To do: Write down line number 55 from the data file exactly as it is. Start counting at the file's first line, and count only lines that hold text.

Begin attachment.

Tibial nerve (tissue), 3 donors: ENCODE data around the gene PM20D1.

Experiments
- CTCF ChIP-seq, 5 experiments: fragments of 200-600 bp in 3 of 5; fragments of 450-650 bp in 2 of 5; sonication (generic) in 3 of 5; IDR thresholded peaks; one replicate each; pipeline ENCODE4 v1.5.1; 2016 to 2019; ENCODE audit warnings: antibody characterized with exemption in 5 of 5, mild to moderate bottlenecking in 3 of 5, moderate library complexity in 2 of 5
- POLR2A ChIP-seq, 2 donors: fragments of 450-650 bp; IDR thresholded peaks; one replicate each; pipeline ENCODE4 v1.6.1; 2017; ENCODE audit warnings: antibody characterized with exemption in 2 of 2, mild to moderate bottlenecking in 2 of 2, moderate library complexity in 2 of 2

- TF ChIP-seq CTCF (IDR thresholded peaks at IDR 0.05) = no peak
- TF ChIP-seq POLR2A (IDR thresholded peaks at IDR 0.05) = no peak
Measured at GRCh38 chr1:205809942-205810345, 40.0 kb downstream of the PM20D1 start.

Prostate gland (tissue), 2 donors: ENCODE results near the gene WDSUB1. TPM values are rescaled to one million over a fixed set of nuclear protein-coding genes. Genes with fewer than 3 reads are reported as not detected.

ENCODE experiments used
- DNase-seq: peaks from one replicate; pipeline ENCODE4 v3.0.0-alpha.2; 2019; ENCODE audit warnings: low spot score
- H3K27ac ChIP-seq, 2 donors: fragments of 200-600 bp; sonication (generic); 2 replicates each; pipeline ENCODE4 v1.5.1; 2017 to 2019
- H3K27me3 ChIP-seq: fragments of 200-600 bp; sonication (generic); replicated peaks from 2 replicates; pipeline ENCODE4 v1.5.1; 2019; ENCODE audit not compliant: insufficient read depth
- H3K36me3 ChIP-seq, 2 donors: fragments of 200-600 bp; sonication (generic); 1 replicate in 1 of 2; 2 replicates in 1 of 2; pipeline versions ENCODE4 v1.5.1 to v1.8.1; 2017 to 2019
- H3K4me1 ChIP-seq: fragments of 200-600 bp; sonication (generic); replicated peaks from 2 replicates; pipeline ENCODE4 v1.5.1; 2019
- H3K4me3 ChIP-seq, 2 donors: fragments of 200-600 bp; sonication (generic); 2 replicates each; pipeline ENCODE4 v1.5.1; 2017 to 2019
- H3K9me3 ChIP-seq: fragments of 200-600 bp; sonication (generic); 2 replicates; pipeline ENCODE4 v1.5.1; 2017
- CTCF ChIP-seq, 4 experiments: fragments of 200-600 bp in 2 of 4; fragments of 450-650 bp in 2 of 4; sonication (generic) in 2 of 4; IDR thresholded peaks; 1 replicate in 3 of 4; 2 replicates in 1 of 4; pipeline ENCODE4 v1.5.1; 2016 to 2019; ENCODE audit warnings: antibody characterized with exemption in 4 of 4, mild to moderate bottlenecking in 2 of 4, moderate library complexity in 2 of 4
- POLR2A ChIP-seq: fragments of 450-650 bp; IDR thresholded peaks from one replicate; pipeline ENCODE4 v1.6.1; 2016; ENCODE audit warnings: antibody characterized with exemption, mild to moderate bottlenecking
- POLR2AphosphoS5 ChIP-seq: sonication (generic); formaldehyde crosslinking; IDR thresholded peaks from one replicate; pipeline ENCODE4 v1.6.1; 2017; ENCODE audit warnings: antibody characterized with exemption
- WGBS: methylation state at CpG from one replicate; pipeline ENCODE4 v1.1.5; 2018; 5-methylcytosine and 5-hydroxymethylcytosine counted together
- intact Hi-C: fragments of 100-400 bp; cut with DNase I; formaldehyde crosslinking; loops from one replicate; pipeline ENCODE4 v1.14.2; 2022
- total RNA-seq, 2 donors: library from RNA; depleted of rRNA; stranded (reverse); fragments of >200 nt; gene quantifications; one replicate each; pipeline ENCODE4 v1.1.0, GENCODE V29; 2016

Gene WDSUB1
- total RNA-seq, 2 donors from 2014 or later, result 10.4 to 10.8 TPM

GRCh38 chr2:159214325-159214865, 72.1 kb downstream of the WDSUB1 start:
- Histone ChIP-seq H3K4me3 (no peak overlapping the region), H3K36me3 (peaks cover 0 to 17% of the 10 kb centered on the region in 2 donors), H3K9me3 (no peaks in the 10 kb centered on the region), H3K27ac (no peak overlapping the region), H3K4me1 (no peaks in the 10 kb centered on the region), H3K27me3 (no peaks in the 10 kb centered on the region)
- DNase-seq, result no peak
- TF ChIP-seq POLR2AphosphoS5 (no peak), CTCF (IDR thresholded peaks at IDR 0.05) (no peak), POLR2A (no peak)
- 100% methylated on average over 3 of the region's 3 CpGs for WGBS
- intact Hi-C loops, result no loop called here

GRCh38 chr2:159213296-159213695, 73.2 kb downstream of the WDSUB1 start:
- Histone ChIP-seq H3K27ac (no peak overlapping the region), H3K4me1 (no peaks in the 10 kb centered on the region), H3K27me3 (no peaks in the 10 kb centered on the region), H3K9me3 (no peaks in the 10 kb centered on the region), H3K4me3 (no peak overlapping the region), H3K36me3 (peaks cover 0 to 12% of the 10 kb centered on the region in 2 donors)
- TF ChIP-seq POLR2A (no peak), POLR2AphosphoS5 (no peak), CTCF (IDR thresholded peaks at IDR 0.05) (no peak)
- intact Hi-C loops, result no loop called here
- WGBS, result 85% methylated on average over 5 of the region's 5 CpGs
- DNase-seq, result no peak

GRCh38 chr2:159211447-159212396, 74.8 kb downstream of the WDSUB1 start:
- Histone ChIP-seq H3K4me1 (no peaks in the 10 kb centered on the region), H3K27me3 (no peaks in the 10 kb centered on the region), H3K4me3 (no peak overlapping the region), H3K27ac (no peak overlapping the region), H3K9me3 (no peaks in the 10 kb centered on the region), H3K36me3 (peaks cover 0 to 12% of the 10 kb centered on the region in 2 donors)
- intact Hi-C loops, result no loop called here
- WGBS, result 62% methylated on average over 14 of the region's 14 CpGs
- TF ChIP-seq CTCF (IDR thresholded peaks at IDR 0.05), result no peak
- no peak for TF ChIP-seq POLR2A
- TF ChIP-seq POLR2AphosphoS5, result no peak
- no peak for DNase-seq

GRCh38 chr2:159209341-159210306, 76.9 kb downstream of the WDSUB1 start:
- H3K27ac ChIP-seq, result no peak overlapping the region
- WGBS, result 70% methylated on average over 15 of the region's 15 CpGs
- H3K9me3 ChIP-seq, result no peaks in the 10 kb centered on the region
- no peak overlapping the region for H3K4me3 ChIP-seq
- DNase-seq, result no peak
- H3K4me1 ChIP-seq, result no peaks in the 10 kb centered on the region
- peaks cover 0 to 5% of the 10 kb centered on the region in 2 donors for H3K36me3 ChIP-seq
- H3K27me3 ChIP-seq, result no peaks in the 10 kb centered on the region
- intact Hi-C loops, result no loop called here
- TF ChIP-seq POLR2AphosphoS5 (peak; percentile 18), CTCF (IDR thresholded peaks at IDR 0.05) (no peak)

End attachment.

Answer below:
- TF ChIP-seq POLR2AphosphoS5 (peak; percentile 18), CTCF (IDR thresholded peaks at IDR 0.05) (no peak)